As an example, let N = \mathbb{RP}^3, so that \ell=1 and n=3. Now H_1(\mathbb{RP}^3;\mathbb{Z}) \cong \mathbb{Z}_2. Let \theta \in H_1(\mathbb{RP}^3;\mathbb{Z}) be the non-trivial element. To compute the linking L_{\mathbb{RP}^3}(\theta,\theta), consider \mathbb{RP}^3 modelled as D^3/\sim, with antipodal points on \partial D^2 identified, and choose two representative 1-chains x and y for \theta. Let x be the straight line between north and south poles and let y be half of the equator. Now 2y = \partial w, where w \in C_2(\mathbb{RP}^3;\mathbb{Z}) is the 2-disk whose boundary is the equator. We see that \langle x,w \rangle = 1, so that

\displaystyle L_{\mathbb{RP}^3}(\theta,\theta) = L_{\mathbb{RP}^3}([x],[y]) = \langle x,y \rangle/2 = 1/2.

5 Example of lens spaces

Generalising the above example, the 3-dimensional lens space N_{p,q} has H_1(N_{p,q};\mathbb{Z}) \cong \mathbb{Z}_p. The linking form is given on a generator \theta \in H_1(N_{p,q};\mathbb{Z}) by L_{N_{p,q}}(\theta,\theta) = q/p. Note that L_{2,1} \cong \mathbb{RP}^3, so this is consistent with the above example.

6 Presentations of linking forms

A presentation for a middle dimensional linking form on N^{2\ell +1}

\displaystyle L_N \colon TH_{\ell}(N;\mathbb{Z}) \times TH_{\ell}(N;\mathbb{Z}) \to \mathbb{Q}/\mathbb{Z}

is an exact sequence:

\displaystyle 0 \to F \xrightarrow{\Phi} F^* \to TH_{\ell}(N;\mathbb{Z}) \xrightarrow{\partial} 0,

where F is a free abelain group and the linking L_N(x,y) can be computed as follows. Let x',y' \in F^* be such that \partial(x')=x and \partial(y')=y. Then we can tensor with \mathbb{Q} to obtain an isomorphism

\displaystyle \Phi \otimes \mathop{\mathrm{Id}} \colon F \otimes_{\mathbb{Z}} \mathbb{Q} \xrightarrow{\cong} F^* \otimes_{\mathbb{Z}} \mathbb{Q}.

The linking form is given by:

\displaystyle L_N(x,y) = (x' \otimes 1)((\Phi\otimes  \mathop{\mathrm{Id}})^{-1}(y'\otimes 1)).


Let \ell = 1, so 2\ell + 1 = 3. Every 3-manifold N is the boundary of a simply connected 4-manifold, which is obtained by glueing 2-handles to an integrally framed link in S^3 [Lickorish1962], [Wallace1960]. This is sometimes called a surgery presentation for N. Suppose that N is a rational homology 3-sphere. Let A be the matrix of (self-) linking numbers of the surgery presentation link. Taking the number of link components in the surgery presentation for N as the rank of F, the linking matrix A determines a map \Phi as above, which presents the linking form of N. The intersection form on a simply connected 4-manifold W whose boundary is N presents the linking form of N. This follows from the long exact sequence of the pair~(W,N) and Poincar\'{e} duality. See [Boyer1986] for more details and the use of such presentations for the classification of simply connected 4-manifolds with a given boundary.

7 Classification of 5-manifolds

Linking forms are central to the classification of simply connected 5-manifolds. See this 5-manifolds page, which also describes the classification of anti-symmetric linking forms.

8 References

\to F \xrightarrow{\Phi} F^* \to TH_{\ell}(N;\mathbb{Z}) \xrightarrow{\partial} 0,$$ where $F$ is a free abelain group and the linking $L_N(x,y)$ can be computed as follows. Let $x',y' \in F^*$ be such that $\partial(x')=x$ and $\partial(y')=y$. Then we can tensor with $\mathbb{Q}$ to obtain an isomorphism $$\Phi \otimes \mathop{\mathrm{Id}} \colon F \otimes_{\mathbb{Z}} \mathbb{Q} \xrightarrow{\cong} F^* \otimes_{\mathbb{Z}} \mathbb{Q}.$$ The linking form is given by: $$L_N(x,y) = (x' \otimes 1)((\Phi\otimes \mathop{\mathrm{Id}})^{-1}(y'\otimes 1)).$$ Let $\ell = 1$, so \ell + 1 = 3$. Every 3-manifold $N$ is the boundary of a simply connected 4-manifold, which is obtained by glueing 2-handles to an integrally framed link in $S^3$ \cite{Lickorish1962}, \cite{Wallace1960}. This is sometimes called a surgery presentation for $N$. Suppose that $N$ is a rational homology 3-sphere. Let $A$ be the matrix of (self-) linking numbers of the surgery presentation link. Taking the number of link components in the surgery presentation for $N$ as the rank of $F$, the linking matrix $A$ determines a map $\Phi$ as above, which presents the linking form of $N$. The intersection form on a simply connected 4-manifold $W$ whose boundary is $N$ presents the linking form of $N$. This follows from the long exact sequence of the pair~$(W,N)$ and Poincar\'{e} duality. See \cite{Boyer1986} for more details and the use of such presentations for the classification of simply connected 4-manifolds with a given boundary.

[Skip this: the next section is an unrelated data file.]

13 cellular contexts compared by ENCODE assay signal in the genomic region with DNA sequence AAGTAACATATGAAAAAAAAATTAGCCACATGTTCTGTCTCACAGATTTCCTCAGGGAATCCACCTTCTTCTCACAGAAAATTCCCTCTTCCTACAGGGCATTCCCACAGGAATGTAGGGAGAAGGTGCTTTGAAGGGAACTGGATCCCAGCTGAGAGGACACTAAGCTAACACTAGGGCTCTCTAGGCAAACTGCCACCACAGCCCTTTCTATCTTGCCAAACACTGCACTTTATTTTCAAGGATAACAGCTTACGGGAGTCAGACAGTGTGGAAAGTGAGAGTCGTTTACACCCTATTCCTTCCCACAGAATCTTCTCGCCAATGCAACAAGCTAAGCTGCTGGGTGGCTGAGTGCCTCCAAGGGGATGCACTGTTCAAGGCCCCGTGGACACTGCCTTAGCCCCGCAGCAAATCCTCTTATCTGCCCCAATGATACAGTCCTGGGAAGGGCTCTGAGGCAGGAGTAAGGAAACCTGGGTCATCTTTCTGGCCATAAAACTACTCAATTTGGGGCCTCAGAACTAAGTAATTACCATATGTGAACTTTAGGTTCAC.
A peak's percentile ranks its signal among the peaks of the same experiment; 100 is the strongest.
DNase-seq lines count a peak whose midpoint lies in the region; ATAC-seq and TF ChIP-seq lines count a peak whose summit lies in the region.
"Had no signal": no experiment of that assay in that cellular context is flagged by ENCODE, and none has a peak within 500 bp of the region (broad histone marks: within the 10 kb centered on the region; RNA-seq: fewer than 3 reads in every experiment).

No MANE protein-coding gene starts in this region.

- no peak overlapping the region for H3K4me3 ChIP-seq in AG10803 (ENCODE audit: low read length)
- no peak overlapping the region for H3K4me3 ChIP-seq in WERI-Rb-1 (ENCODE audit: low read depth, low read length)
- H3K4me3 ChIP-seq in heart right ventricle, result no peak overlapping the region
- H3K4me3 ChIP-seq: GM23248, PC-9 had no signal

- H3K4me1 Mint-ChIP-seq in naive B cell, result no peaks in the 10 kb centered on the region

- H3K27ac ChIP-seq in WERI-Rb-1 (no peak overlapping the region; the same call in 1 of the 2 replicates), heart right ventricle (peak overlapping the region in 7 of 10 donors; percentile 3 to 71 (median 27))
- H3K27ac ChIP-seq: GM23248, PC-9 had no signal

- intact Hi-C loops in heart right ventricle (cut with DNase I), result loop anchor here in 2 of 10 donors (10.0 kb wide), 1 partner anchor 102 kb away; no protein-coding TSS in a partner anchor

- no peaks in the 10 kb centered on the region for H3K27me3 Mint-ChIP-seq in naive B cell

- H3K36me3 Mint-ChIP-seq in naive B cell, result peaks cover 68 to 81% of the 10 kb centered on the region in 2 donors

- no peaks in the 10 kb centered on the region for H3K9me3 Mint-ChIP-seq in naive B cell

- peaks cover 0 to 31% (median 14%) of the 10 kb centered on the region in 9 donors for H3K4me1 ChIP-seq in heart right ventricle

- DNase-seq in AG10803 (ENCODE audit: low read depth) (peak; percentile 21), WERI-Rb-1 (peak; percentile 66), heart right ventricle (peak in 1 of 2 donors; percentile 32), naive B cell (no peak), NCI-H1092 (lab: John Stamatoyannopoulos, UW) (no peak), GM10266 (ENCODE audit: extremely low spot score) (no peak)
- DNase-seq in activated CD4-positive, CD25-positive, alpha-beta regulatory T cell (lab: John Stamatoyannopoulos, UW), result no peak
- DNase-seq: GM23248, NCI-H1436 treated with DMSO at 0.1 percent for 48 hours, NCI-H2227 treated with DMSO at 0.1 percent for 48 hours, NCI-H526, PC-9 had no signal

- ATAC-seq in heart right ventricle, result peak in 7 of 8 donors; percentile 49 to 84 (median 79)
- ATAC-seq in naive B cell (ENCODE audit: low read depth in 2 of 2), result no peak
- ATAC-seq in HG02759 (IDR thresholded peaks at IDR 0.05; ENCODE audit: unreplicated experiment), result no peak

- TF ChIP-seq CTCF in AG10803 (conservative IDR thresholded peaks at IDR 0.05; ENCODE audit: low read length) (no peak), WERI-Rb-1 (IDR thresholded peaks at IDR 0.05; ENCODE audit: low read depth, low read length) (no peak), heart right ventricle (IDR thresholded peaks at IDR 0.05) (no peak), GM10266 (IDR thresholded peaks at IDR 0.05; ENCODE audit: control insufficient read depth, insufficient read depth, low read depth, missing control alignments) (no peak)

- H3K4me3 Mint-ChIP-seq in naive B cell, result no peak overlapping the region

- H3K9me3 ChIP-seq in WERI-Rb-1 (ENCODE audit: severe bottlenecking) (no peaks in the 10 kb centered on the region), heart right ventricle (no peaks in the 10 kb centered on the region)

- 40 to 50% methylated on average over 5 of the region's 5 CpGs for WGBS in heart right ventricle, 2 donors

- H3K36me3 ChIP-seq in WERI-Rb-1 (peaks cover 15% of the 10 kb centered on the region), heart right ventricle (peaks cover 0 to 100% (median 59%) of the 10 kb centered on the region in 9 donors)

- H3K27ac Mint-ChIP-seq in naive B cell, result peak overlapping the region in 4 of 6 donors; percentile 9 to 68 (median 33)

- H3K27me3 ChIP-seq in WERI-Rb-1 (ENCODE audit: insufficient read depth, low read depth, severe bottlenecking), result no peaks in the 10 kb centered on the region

==Classification of 5-manifolds== Linking forms are central to the classification of simply connected 5-manifolds. See this [[5-manifolds: 1-connected|5-manifolds]] page, which also describes the classification of anti-symmetric linking forms. == References == {{#RefList:}} [[Category:Definitions]]N^{n} has a bilinear intersection form defined on its homology. Given a {k}--chain p \in C_{k}(N;\mathbb{Z}) and an (n-k)--chain q \in C_{n-k}(N;\mathbb{Z}) which is transverse to q, the signed count of the intersections between p and q gives an intersection number \langle\, p \, , \, q\, \rangle \in \mathbb{Z}.


The intersection form is defined by

\displaystyle I_N \colon H_k(N;\mathbb{Z}) \times H_{n-k}(N;\mathbb{Z}) \to  \mathbb{Z}; ([p],[q]) \mapsto  \langle p, q \rangle

and is such that

\displaystyle I_N(x,y) = (-)^{k(n-k)}I_N(y,x).

2 Definition of the linking form

By bilinearity, the intersection form vanishes on the torsion part of the homology. The torsion part of an abelian group P is the subgroup